Dec 19, 2016


Sharon Ullman has been named Acting Executive Director of the Robert Rauschenberg Foundation following the announcement last week that Christy MacLear, who has led the Foundation staff since 2010, will be taking a position at Sotheby's. 

"Sharon was one of the first people Christy hired and she has served us brilliantly for more than six years, most recently as Chief Operating Officer," said Christopher Rauschenberg, chairman and president of the Foundation and the artist's son.  "Sharon knows every aspect of the organization and we are delighted to have Sharon's leadership, her depth of experience, and her strong commitment to my father's artistic legacy and philanthropic vision available to us during this transition period."

Rauschenberg extended his best wishes to MacLear and thanked her for her years of service.  

"Christy was instrumental in taking the Foundation from our early days as a 'foundation start-up' to the mature organization that the Foundation is today," Rauschenberg said. "There are three key elements of what we do – increasing access to Rauschenberg art and scholarship, operating a residency program for artists in Florida, and leading philanthropic initiatives that connect culture and creativity with education, climate change, and other important issues. Christy has helped us define and expand our work in all of these areas. We are appreciative of the magnificent work she has done and the solid foundation she has helped us lay."

The Foundation's Board has appointed a three-member committee to oversee the transition to new staff leadership, including the search for a successor to MacLear.

Michael Straus, former chairman of the board of The Andy Warhol Foundation for the Visual Arts and a Rauschenberg board member since 2015, is chair of the transition committee. Christopher Rauschenberg and Elizabeth Glassman, president and CEO of the Terra Foundation for American Art and a Rauschenberg board member since 2013, also serve on the transition committee.

Dec 15, 2016


Courtesy BBC Arts


Robert Rauschenberg – Pop Art Pioneer aired on BBC2 on December 10 in a celebration of the work and life of the artist shortly after the Rauschenberg retrospective opened to the public at Tate Modern. 
 
In the film presenter Alastair Sooke traveled to New York and Captiva, Florida to talk to those closest to Rauschenberg to reveal the boundless curiosity and restless experimentation that kept him engaged over the course of his six-decade career.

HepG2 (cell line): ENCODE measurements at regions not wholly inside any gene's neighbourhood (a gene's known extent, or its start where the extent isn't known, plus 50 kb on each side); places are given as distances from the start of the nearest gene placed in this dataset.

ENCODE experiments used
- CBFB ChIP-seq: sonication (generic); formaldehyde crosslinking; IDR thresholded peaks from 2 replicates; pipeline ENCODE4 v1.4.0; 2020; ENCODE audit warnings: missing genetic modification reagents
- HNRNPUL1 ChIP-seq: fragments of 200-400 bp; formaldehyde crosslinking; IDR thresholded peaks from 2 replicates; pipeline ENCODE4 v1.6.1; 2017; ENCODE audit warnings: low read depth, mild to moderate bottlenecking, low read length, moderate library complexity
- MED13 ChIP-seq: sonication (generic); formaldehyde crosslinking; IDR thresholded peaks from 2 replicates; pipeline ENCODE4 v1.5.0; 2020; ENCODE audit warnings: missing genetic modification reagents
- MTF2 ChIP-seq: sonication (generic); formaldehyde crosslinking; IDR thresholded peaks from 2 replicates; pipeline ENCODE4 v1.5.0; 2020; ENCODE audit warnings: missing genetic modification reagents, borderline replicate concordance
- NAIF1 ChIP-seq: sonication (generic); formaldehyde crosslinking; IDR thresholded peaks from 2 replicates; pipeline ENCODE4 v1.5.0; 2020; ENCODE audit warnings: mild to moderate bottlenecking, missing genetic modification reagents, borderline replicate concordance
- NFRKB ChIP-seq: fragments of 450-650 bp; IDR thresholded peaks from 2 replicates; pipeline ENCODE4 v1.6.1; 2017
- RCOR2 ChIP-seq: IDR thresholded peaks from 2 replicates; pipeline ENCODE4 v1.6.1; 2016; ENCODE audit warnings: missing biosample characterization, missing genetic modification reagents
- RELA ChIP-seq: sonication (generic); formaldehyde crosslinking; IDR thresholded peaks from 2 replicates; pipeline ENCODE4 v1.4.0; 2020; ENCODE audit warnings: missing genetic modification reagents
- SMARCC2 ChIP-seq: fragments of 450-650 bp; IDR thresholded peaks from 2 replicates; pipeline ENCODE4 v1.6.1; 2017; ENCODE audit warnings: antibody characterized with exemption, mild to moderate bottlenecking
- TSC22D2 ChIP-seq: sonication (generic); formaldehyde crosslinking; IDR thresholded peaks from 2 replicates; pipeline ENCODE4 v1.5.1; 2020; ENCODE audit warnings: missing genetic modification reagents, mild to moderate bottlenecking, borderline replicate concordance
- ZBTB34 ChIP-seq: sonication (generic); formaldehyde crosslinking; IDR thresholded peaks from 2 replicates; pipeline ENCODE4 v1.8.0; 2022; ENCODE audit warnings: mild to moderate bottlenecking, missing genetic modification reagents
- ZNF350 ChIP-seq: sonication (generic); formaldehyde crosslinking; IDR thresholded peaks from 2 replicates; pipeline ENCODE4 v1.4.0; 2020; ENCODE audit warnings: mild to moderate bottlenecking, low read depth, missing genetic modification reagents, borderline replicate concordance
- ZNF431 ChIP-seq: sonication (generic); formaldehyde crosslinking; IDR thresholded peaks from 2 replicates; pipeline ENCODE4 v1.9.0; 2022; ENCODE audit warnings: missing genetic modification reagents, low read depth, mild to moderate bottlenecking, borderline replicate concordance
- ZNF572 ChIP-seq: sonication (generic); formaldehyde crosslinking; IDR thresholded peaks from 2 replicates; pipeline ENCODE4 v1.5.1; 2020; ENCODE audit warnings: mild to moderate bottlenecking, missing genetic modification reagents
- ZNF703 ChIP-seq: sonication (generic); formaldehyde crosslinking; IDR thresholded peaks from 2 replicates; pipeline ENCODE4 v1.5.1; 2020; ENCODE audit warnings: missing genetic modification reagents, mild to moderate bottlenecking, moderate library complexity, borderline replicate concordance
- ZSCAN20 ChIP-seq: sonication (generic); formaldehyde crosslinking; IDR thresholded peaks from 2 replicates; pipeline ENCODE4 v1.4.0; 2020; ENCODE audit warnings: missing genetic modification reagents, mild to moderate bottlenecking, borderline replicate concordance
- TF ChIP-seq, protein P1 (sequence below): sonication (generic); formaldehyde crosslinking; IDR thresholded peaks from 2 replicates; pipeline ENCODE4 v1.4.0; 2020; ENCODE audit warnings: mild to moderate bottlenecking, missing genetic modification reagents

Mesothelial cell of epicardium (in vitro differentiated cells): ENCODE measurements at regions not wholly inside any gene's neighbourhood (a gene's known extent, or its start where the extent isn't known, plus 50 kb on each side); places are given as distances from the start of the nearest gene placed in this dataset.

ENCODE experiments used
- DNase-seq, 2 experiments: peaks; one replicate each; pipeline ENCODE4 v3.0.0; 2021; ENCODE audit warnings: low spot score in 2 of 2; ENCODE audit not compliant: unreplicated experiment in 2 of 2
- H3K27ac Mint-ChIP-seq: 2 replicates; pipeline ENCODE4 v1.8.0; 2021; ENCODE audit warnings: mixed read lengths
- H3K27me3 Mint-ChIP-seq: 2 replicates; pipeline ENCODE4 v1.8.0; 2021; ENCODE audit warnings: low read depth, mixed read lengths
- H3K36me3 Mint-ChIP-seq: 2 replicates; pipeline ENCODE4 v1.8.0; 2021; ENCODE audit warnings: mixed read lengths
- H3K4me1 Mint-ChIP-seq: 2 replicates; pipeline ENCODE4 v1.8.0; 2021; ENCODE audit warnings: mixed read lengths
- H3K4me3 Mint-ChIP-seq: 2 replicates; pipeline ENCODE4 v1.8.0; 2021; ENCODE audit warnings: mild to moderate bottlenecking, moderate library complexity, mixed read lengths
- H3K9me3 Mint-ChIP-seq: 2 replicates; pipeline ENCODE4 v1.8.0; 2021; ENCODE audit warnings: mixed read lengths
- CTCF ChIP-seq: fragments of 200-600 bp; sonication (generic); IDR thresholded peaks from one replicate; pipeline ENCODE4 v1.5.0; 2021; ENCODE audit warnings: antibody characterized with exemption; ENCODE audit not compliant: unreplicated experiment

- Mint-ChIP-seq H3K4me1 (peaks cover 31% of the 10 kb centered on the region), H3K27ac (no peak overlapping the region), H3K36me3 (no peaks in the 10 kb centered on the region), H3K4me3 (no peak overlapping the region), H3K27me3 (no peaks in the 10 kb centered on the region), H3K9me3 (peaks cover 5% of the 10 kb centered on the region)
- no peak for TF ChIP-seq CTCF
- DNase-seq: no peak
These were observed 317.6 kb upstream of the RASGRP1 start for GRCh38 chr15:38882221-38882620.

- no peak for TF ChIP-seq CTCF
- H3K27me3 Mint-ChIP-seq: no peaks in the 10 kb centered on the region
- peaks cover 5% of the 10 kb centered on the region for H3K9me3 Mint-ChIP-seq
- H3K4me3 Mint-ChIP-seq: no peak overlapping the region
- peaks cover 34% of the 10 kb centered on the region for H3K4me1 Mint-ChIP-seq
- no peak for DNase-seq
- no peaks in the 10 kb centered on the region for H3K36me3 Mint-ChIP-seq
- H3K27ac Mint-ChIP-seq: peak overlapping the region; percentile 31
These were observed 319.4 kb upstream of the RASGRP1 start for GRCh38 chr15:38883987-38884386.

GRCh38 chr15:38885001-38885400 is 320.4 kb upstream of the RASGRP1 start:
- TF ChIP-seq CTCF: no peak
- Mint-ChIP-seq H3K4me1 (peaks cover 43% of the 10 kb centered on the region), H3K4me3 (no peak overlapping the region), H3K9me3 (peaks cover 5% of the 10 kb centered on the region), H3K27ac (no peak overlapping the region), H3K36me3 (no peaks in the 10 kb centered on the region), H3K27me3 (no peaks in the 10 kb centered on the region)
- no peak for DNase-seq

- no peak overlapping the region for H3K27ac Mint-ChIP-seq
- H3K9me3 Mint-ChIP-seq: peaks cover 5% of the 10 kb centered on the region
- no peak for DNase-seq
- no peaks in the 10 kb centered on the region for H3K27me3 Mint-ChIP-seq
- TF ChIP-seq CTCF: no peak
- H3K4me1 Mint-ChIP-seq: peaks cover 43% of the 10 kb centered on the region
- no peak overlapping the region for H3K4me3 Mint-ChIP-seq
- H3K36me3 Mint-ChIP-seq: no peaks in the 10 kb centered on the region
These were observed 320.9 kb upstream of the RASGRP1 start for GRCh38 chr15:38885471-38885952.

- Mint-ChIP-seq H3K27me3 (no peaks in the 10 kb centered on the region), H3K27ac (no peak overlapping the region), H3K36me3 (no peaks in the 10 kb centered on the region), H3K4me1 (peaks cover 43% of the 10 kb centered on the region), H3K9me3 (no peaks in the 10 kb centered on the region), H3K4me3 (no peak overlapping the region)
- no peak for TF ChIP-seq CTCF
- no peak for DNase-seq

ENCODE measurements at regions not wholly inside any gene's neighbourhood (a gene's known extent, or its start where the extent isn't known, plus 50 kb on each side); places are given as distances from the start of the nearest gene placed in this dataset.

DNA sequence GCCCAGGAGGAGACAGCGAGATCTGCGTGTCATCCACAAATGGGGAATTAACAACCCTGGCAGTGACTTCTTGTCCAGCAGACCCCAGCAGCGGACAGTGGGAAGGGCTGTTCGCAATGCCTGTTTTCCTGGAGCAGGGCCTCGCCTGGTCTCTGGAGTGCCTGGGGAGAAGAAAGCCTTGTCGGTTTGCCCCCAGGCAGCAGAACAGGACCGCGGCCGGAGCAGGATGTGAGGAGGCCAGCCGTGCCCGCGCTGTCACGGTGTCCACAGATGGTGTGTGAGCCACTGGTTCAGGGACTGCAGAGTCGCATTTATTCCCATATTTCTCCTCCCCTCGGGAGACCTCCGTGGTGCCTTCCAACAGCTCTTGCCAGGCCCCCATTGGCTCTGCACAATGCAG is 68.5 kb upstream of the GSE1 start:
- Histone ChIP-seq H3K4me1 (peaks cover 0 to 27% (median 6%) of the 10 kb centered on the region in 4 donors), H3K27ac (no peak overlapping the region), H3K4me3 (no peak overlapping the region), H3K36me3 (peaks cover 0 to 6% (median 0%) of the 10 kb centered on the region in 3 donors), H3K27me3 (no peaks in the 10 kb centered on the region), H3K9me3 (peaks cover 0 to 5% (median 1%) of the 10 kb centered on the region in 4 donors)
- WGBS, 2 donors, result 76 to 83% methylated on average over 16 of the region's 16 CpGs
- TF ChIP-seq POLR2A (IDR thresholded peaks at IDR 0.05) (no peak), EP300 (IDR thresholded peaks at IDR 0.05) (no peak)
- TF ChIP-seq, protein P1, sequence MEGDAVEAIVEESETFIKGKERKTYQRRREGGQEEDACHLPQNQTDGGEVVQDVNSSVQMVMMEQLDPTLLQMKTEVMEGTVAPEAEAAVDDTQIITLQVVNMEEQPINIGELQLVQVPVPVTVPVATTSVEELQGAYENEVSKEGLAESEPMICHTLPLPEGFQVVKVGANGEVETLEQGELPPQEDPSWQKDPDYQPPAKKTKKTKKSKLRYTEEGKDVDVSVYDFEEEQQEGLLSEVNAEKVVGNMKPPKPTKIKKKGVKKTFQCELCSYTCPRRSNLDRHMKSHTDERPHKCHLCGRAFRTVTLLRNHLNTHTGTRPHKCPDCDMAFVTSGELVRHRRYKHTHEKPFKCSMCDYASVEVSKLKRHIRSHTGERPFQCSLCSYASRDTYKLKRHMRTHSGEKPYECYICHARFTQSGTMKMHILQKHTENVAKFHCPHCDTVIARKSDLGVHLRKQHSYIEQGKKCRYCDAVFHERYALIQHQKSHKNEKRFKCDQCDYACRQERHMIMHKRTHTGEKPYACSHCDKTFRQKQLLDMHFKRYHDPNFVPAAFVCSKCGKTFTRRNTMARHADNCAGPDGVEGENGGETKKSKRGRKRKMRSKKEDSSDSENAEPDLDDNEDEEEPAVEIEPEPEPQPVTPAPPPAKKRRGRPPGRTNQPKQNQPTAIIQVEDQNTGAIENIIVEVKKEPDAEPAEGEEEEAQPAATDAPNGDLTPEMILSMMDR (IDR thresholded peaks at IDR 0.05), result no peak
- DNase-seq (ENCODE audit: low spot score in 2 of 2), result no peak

(For our UK based readers, you can view the full program on the BBC IPlayer)

Dec 1, 2016


Rauschenberg with transfer drawings by Jasper Johns

 


Robert Rauschenberg presents a holistic and multifaceted overview of the artist’s prolific career. In addition to key examples from Rauschenberg’s iconic “Combines” series, the exhibition showcases the artist’s innovative experiments with media appropriation, technology, and performance, as well as the global impact of his career, particularly through his close partnerships with artists across Europe, Asia, and Latin America.

Tate Modern’s presentation begins with an examination of Rauschenberg’s early works, which were largely influenced by his formative years at Black Mountain College, North Carolina, a hub of artistic innovation and experimental practice in the 1940’s and early 50’s. During this period, Rauschenberg first experimented with photography and performance, created the monolithic White Paintings (1951), and incorporated found materialsand media images into his solvent transfer drawings.

The retrospective also highlights and explore Rauschenberg’s work in performance, which was at the core of much of his artistic output. His involvement with performance began with his participation, alongside choreographer Merce Cunningham, in composer John Cage’s Theatre Piece #1 at Black Mountain College in 1952. Throughout his career, Rauschenberg not only designed sets, costumes, and lighting for Cunningham and other choreographers such as Trisha Brown and Paul Taylor, but he also performed and choreographed his own works such as Pelican in 1963, and Elgin Tie in 1964.

By 1970, Rauschenberg left New York and established a home and studio on Captiva Island, Florida, which would become his primary residence until his death in 2008. He continued to work until the end of his life, producing historically significant works throughout his mid- to late career, including the Cardboards, 1971-72, Jammers, 1975- 76; Gluts, 1986-94; and Anagrams, 1995–97. Robert Rauschenberg at Tate Modern culminates with works from these later series, as well as ephemera from the Rauschenberg Overseas Culture Interchange (ROCI) – a project in which Rauschenberg traveled to ten countries outside the U.S. to collaborate with local artists in each region. ROCI became Rauschenberg’s primary preoccupation between 1984 and 1991 and was a tangible expression of his belief in art as a catalyst for global dialogue. Mounting an exhibition of his work in each country – often where freedom of speech and artistic expression had been suppressed – Rauschenberg’s aim was to inspire crosscultural exchanges and achieve a mutual understanding through art.